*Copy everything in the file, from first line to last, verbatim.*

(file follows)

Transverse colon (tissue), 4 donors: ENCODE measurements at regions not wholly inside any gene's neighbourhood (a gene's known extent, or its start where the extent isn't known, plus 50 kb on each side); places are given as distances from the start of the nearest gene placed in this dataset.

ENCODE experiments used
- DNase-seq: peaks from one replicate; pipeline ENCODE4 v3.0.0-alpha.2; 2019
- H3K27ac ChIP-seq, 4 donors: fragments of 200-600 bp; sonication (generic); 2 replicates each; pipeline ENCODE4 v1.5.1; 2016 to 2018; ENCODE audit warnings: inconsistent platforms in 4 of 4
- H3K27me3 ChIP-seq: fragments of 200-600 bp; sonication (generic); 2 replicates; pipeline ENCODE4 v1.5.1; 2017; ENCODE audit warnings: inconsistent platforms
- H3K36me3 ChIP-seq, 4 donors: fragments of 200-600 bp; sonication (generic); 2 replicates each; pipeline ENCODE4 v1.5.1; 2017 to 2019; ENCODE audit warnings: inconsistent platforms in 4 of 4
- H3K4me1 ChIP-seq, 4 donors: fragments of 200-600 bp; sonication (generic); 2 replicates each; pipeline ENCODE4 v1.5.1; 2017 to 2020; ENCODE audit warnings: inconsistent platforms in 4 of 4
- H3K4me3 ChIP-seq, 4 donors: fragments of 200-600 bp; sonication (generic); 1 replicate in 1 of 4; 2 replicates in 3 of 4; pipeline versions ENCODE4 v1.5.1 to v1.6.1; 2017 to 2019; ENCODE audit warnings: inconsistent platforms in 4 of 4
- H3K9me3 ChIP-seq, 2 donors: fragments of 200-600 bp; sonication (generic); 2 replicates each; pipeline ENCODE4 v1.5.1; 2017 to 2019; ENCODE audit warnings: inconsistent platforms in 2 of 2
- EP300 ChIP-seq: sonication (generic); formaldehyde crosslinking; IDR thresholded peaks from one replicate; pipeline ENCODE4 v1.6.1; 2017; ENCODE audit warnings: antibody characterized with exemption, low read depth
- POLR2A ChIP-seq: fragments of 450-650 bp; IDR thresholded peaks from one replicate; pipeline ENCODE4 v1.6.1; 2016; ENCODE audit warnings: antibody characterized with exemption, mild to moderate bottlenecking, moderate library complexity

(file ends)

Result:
Transverse colon (tissue), 4 donors: ENCODE measurements at regions not wholly inside any gene's neighbourhood (a gene's known extent, or its start where the extent isn't known, plus 50 kb on each side); places are given as distances from the start of the nearest gene placed in this dataset.

ENCODE experiments used
- DNase-seq: peaks from one replicate; pipeline ENCODE4 v3.0.0-alpha.2; 2019
- H3K27ac ChIP-seq, 4 donors: fragments of 200-600 bp; sonication (generic); 2 replicates each; pipeline ENCODE4 v1.5.1; 2016 to 2018; ENCODE audit warnings: inconsistent platforms in 4 of 4
- H3K27me3 ChIP-seq: fragments of 200-600 bp; sonication (generic); 2 replicates; pipeline ENCODE4 v1.5.1; 2017; ENCODE audit warnings: inconsistent platforms
- H3K36me3 ChIP-seq, 4 donors: fragments of 200-600 bp; sonication (generic); 2 replicates each; pipeline ENCODE4 v1.5.1; 2017 to 2019; ENCODE audit warnings: inconsistent platforms in 4 of 4
- H3K4me1 ChIP-seq, 4 donors: fragments of 200-600 bp; sonication (generic); 2 replicates each; pipeline ENCODE4 v1.5.1; 2017 to 2020; ENCODE audit warnings: inconsistent platforms in 4 of 4
- H3K4me3 ChIP-seq, 4 donors: fragments of 200-600 bp; sonication (generic); 1 replicate in 1 of 4; 2 replicates in 3 of 4; pipeline versions ENCODE4 v1.5.1 to v1.6.1; 2017 to 2019; ENCODE audit warnings: inconsistent platforms in 4 of 4
- H3K9me3 ChIP-seq, 2 donors: fragments of 200-600 bp; sonication (generic); 2 replicates each; pipeline ENCODE4 v1.5.1; 2017 to 2019; ENCODE audit warnings: inconsistent platforms in 2 of 2
- EP300 ChIP-seq: sonication (generic); formaldehyde crosslinking; IDR thresholded peaks from one replicate; pipeline ENCODE4 v1.6.1; 2017; ENCODE audit warnings: antibody characterized with exemption, low read depth
- POLR2A ChIP-seq: fragments of 450-650 bp; IDR thresholded peaks from one replicate; pipeline ENCODE4 v1.6.1; 2016; ENCODE audit warnings: antibody characterized with exemption, mild to moderate bottlenecking, moderate library complexity